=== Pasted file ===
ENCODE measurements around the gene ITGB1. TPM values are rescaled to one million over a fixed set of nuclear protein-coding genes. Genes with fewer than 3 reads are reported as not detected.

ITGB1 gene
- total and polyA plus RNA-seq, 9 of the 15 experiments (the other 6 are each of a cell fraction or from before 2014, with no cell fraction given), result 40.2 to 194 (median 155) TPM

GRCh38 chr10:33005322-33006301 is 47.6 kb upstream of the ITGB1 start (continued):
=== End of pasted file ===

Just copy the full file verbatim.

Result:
ENCODE measurements around the gene ITGB1. TPM values are rescaled to one million over a fixed set of nuclear protein-coding genes. Genes with fewer than 3 reads are reported as not detected.

ITGB1 gene
- total and polyA plus RNA-seq, 9 of the 15 experiments (the other 6 are each of a cell fraction or from before 2014, with no cell fraction given), result 40.2 to 194 (median 155) TPM

GRCh38 chr10:33005322-33006301 is 47.6 kb upstream of the ITGB1 start (continued):